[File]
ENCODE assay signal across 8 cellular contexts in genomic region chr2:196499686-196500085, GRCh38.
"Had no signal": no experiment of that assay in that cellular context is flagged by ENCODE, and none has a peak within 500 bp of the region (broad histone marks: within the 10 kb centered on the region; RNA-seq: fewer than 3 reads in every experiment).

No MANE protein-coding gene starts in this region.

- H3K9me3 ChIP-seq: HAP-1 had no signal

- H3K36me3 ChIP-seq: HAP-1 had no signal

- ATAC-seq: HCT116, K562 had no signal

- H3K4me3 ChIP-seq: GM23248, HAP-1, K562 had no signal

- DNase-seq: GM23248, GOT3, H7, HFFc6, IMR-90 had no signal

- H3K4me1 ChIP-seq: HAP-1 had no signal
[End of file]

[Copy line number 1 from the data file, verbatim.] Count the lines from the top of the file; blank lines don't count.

ENCODE assay signal across 8 cellular contexts in genomic region chr2:196499686-196500085, GRCh38.